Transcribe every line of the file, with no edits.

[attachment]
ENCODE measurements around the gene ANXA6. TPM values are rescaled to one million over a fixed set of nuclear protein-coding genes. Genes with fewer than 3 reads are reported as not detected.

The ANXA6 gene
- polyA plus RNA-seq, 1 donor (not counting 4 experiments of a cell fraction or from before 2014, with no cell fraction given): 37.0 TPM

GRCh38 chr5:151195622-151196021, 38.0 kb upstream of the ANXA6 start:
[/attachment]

ENCODE measurements around the gene ANXA6. TPM values are rescaled to one million over a fixed set of nuclear protein-coding genes. Genes with fewer than 3 reads are reported as not detected.

The ANXA6 gene
- polyA plus RNA-seq, 1 donor (not counting 4 experiments of a cell fraction or from before 2014, with no cell fraction given): 37.0 TPM

GRCh38 chr5:151195622-151196021, 38.0 kb upstream of the ANXA6 start: